Those don’t tend to do much for me, but I think MacGruber manages a reasonable amount of amusement. The cast probably deserves most of the credit, with Forte at the forefront. He’s absolutely willing to do anything for a laugh, and he clearly likes to show up bare butt. Most of those scenes aren’t particularly good – I especially could live without the excessively long ones that involve sex – but I admire Forte’s fearlessness. The Celery Trick is absurd but funny.

The others support him well. The expanding Kilmer needs to step back from the buffet table, but he handles the comedy well. Heck, he’s even willing to briefly spoof his turn in Real Genius; I never thought I’d see that on the screen.

It’s fairly hard to specify what makes MacGyver entertaining, as an exploration of the film will just make me question my own opinion; on the surface, the flick should flop. Nonetheless, it presents a fair amount of amusement and turns into one of the more satisfying SNL spin-offs.

The Blu-ray Grades: Picture B-/ Audio B+/ Bonus C

MacGruber appears in an aspect ratio of approximately 2.40:1 on this Blu-Ray Disc. While not a poor transfer, the image seemed a bit lackluster.

Sharpness was a mild concern. Though most of the flick came across as reasonably concise and accurate, occasional bouts of softness materialized. These weren’t major, but they created period distractions. I noticed no issues with jagged edges or shimmering, and neither artifacts nor edge haloes appeared. Source flaws also remained absent.

In terms of colors, MacGruber went with a standard modern action film palette. That meant a dry amber tint much of the time, though other stylized tones occasionally appeared, such as when the flick went to Vegas. The hues looked appropriate throughout the movie; they never seemed great, but they were fine. Blacks appeared dark and tight, while shadows showed nice delineation. Though much of the movie appeared fine, it seemed too soft for a new release, and that knocked it down to a “B-“.

On the other hand, I maintained no complaints about the fine DTS-HD MA 5.1 soundtrack. With all the flick’s action sequences, it offered plenty of opportunities for lively material. Those worked well, as they opened up the room and used the various channels to good advantage. While the track wasn’t quite as active as a straight action flick would be, it still bolstered the material nicely and created a broad, engaging soundscape when appropriate.

No issues with audio quality materialized. Speech was natural and concise, without edginess or other issues. Music appeared lively and full, and effects came across well. Those elements were clear and dynamic throughout the film. This ended up as a satisfying presentation.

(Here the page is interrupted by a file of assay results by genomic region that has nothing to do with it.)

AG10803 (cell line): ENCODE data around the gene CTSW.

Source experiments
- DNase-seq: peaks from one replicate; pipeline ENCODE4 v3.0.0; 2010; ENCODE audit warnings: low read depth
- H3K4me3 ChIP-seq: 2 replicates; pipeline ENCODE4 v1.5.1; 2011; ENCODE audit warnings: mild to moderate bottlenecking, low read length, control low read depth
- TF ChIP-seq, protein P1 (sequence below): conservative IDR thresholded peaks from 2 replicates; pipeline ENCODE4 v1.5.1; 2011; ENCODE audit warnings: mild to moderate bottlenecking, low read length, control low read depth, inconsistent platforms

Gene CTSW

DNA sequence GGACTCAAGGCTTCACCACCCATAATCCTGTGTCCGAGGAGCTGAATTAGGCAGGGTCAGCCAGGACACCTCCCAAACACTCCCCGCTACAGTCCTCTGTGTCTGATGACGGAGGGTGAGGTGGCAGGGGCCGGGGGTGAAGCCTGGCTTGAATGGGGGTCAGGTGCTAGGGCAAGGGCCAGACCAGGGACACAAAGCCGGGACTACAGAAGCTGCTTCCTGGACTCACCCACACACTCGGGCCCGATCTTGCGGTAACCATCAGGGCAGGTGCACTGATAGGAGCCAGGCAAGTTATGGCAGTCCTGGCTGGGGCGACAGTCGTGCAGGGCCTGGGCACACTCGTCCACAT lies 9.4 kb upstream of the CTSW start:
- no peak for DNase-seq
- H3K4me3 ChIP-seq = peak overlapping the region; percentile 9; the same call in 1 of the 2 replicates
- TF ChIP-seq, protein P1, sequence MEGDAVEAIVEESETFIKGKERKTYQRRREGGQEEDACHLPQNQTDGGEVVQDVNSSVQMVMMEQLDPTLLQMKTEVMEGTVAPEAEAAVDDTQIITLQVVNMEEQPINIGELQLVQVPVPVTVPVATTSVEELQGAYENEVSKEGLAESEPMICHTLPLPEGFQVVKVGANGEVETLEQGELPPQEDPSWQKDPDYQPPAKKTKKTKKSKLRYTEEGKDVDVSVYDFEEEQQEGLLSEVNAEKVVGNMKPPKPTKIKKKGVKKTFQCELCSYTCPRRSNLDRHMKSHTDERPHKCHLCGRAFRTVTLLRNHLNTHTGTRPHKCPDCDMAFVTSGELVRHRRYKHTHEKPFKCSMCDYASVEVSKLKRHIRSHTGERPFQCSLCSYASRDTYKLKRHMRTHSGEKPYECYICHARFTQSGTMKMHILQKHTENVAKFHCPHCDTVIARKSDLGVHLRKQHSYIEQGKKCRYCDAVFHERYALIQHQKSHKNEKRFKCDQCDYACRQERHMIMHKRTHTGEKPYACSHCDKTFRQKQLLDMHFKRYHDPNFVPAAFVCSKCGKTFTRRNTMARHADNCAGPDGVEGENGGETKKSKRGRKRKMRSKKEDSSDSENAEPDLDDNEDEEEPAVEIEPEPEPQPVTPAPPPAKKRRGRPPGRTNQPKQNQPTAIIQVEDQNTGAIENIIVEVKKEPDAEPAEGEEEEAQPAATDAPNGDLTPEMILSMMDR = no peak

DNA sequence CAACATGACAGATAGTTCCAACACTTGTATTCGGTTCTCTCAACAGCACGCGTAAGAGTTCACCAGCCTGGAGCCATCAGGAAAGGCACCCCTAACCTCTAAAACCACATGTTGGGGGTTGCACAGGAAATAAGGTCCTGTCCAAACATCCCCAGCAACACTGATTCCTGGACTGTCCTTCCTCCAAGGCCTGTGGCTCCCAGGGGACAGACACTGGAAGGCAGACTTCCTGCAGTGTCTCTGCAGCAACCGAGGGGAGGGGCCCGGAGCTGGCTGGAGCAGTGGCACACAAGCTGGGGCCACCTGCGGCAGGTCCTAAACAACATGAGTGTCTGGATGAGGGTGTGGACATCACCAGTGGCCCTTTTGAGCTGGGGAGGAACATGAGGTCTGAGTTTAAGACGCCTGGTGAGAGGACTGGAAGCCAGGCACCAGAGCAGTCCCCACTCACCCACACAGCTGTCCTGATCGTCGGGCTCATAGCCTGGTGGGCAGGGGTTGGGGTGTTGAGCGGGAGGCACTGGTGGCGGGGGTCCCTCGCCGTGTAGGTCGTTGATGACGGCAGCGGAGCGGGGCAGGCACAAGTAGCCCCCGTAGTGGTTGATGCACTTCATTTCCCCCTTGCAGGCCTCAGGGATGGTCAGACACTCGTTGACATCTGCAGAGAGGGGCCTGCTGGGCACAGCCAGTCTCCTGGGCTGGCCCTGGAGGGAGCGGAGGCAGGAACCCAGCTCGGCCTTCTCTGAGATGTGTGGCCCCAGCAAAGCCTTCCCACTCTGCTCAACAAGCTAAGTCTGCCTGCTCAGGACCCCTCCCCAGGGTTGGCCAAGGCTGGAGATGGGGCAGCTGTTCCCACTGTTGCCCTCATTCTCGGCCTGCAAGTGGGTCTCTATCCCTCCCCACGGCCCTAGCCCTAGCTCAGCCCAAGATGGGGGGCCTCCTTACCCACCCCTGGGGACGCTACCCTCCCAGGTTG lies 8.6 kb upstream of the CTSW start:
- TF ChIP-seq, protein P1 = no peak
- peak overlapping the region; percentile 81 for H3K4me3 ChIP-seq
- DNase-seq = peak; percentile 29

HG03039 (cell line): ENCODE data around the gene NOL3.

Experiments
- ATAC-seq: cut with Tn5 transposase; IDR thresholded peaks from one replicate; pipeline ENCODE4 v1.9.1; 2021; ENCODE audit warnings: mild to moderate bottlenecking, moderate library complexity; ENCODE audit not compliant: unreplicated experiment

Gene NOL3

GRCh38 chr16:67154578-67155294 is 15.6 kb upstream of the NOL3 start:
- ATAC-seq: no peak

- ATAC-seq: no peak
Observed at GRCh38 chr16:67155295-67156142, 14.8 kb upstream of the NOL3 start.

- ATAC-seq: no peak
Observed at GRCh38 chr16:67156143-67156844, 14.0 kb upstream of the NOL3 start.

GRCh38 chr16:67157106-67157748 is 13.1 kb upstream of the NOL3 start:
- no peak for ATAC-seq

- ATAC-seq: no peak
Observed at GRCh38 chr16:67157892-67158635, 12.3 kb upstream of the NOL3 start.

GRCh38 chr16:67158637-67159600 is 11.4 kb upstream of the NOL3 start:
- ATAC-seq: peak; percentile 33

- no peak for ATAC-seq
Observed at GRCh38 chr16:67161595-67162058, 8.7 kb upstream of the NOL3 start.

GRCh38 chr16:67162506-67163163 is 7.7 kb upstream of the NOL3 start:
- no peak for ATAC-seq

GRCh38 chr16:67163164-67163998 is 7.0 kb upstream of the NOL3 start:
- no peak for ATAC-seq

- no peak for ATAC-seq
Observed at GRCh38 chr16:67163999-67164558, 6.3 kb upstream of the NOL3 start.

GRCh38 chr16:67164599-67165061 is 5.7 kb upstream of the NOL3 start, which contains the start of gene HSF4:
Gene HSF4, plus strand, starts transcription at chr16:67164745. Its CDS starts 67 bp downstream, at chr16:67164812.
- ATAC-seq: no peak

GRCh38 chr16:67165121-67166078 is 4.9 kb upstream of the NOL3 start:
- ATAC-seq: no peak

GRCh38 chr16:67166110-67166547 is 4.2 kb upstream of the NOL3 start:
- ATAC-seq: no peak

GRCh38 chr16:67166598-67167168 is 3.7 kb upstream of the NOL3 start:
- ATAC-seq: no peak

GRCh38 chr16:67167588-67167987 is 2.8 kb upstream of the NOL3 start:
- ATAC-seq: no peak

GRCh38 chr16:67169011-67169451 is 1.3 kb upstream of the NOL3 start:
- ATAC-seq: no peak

A few extras fill out the set. We find both the theatrical and unrated versions of the film. The former lasts 1:30:16, while the latter 1:34:53. I only watched the longer cut, so I can’t delineate the differences, but I want to mention the presence of both.

Next we get an audio commentary from director/co-writer Jorma Taccone, co-writer/actor Will Forte and co-writer John Solomon. All three sit together for this running, screen-specific look at cast and performances, story/editing topics, sets and locations, effects, music, stunts, altered/cut scenes and a few other production areas.

Expect a commentary short on content. In an attempt to enliven the proceedings, Taccone turns the movie into a drinking game: he needs to swig some beer whenever anyone says a form of the title character’s name. This isn’t a winning concept, and it adds nothing to the piece.

The material discussed doesn’t do much for me either. We do learn a decent amount about changes and cuts made to the film, but mostly we just get jokes and praise. Piped in via phone, Solomon never connects with the others; he barely says anything, so he’s not much of a participant. Taccone and Forte don’t carry the track well on their own. It’s not a total loss, but it’s not particularly useful, either.

A Deleted Scene runs 44 seconds. It depicts a chat among MacGruber, Vicki and Piper after they get thrown off the case. It’s pretty forgettable and was a painless cut from the film.

Finally, we get a Gag Reel. The eight-minute, one-second compilation shows the expected goofs and giggles but it also tosses in some outtakes and unused lines. Those make it more satisfying than usual.

This may be faint praise, but the surprisingly amusing MacGruber provides one of the more enjoyable Saturday Night Live spin-offs. It’s too crass and too inconsistent, but a good cast helps give it life. The Blu-ray provides acceptable visuals, good audio, and a couple of supplements. While not a comedy classic, MacGruber delivers a crude but amusing flick.

Viewer Film Ratings: 3.3333 Stars Number of Votes: 6